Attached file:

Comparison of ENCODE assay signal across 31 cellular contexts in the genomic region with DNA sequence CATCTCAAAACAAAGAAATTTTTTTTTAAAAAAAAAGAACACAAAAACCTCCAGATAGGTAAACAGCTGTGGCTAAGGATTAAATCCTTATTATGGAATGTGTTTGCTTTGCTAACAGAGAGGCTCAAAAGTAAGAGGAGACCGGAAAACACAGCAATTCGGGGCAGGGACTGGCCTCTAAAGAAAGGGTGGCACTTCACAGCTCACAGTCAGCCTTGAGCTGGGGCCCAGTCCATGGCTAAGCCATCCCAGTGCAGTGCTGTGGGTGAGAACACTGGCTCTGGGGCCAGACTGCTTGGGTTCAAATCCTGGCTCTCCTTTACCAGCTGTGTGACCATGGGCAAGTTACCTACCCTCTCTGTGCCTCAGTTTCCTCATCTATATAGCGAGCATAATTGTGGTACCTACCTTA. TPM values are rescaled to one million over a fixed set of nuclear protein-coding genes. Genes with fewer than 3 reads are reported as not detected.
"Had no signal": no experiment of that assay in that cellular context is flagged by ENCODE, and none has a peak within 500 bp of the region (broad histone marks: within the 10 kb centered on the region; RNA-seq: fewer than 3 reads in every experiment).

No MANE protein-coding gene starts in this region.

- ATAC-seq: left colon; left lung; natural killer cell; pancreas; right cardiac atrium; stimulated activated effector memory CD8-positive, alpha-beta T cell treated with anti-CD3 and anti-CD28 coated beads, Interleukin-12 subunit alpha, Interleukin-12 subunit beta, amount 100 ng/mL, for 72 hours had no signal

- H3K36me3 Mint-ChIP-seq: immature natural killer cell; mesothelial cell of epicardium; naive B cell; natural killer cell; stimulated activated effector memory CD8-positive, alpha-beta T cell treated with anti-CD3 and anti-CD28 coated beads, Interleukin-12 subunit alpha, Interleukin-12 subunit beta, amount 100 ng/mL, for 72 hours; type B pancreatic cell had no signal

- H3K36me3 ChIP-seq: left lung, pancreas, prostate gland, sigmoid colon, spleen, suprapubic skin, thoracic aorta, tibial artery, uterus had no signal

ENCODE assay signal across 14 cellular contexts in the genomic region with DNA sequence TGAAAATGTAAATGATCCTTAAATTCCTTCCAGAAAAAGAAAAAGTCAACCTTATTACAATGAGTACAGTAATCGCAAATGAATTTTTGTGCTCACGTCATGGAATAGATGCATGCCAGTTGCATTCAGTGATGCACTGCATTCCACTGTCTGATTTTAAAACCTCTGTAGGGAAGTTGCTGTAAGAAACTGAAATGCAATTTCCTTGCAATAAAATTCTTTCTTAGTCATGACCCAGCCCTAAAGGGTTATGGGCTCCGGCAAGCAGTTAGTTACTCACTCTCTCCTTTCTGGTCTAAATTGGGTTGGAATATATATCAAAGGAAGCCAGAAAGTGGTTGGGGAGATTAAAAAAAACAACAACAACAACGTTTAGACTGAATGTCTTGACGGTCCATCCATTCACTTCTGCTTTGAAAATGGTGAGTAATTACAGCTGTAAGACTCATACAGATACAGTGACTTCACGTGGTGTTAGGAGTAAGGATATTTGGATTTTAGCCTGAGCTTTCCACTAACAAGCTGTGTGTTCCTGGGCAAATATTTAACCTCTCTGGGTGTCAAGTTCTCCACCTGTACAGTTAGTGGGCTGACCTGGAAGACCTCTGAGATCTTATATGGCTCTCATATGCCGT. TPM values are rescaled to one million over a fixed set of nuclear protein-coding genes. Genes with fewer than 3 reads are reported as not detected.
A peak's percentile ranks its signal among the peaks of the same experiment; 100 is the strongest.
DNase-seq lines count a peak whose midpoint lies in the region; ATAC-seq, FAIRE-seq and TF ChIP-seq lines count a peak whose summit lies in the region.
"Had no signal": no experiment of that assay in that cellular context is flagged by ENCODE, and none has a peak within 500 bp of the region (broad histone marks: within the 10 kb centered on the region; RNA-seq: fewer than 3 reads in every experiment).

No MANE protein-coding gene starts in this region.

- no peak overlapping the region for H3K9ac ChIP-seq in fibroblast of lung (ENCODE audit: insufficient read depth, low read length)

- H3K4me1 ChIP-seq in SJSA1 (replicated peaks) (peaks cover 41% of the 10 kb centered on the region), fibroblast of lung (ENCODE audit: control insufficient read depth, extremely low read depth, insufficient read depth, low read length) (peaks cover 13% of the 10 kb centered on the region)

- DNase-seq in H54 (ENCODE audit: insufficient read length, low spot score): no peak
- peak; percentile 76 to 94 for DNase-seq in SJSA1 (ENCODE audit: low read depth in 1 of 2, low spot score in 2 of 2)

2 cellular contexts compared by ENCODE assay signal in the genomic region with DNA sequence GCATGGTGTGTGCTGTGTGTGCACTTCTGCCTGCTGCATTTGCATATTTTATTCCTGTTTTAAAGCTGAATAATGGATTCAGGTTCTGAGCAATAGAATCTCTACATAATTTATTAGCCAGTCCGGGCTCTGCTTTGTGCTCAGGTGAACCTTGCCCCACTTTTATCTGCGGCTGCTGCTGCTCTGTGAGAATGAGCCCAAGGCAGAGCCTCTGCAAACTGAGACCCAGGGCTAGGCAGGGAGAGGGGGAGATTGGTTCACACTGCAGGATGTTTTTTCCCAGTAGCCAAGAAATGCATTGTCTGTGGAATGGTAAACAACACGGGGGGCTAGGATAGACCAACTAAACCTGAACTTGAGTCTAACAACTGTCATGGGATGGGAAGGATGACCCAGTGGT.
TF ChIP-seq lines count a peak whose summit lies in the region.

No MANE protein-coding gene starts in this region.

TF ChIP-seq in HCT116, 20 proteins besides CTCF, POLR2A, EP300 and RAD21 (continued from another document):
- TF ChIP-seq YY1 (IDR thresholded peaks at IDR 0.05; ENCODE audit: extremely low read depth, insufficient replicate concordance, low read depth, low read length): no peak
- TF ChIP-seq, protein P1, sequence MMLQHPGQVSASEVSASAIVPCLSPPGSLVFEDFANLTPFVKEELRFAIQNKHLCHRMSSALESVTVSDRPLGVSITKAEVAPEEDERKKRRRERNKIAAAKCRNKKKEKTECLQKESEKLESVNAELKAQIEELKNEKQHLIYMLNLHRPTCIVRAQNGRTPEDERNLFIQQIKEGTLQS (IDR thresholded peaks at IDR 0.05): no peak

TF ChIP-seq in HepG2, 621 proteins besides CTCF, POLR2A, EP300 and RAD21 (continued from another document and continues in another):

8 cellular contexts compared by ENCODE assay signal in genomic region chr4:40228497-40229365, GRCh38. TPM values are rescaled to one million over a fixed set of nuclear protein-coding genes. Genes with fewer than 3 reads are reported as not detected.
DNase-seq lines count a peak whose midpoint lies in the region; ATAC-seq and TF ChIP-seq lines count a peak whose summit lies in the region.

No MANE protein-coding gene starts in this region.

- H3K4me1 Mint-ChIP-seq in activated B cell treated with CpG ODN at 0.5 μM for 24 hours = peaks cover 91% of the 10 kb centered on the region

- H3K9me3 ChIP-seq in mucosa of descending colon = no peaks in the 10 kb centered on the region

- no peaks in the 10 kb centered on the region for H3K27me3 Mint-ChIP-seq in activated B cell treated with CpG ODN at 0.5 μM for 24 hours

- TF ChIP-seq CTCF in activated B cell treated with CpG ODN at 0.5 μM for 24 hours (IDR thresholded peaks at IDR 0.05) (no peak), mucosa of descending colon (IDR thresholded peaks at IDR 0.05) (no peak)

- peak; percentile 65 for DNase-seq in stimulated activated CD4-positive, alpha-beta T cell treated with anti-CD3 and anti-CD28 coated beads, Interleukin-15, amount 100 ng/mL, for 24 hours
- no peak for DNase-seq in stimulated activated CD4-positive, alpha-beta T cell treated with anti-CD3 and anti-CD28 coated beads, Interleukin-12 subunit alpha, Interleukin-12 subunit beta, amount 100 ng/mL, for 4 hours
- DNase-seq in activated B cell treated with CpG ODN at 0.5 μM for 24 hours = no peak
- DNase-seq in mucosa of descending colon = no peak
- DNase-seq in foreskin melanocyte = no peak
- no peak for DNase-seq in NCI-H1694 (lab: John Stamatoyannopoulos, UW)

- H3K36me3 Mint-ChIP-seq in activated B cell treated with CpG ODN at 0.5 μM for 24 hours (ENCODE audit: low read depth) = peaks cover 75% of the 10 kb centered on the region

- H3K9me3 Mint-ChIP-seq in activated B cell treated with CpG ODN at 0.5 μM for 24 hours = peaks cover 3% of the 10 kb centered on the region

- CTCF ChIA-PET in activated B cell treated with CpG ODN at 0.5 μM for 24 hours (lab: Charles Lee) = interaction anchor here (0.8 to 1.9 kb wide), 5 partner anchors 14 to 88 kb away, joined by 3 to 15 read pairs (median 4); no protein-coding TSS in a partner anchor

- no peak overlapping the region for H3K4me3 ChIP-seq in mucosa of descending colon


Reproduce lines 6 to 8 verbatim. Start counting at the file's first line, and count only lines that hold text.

- H3K36me3 ChIP-seq: left lung, pancreas, prostate gland, sigmoid colon, spleen, suprapubic skin, thoracic aorta, tibial artery, uterus had no signal

ENCODE assay signal across 14 cellular contexts in the genomic region with DNA sequence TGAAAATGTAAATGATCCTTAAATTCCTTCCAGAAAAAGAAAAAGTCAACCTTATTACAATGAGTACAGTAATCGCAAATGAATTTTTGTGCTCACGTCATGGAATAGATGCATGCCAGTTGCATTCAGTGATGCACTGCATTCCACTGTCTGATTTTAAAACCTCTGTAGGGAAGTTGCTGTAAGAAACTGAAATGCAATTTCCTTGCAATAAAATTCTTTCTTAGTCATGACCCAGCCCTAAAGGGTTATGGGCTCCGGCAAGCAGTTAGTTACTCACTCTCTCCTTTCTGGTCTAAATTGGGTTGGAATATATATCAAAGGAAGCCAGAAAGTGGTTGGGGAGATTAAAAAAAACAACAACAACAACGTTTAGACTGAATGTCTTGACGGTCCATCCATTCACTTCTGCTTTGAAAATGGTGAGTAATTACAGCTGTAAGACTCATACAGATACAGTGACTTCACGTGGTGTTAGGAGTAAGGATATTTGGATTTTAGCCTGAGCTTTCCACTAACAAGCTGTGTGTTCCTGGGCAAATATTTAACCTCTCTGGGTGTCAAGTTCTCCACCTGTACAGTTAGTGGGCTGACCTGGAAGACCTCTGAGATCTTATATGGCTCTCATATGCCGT. TPM values are rescaled to one million over a fixed set of nuclear protein-coding genes. Genes with fewer than 3 reads are reported as not detected.
A peak's percentile ranks its signal among the peaks of the same experiment; 100 is the strongest.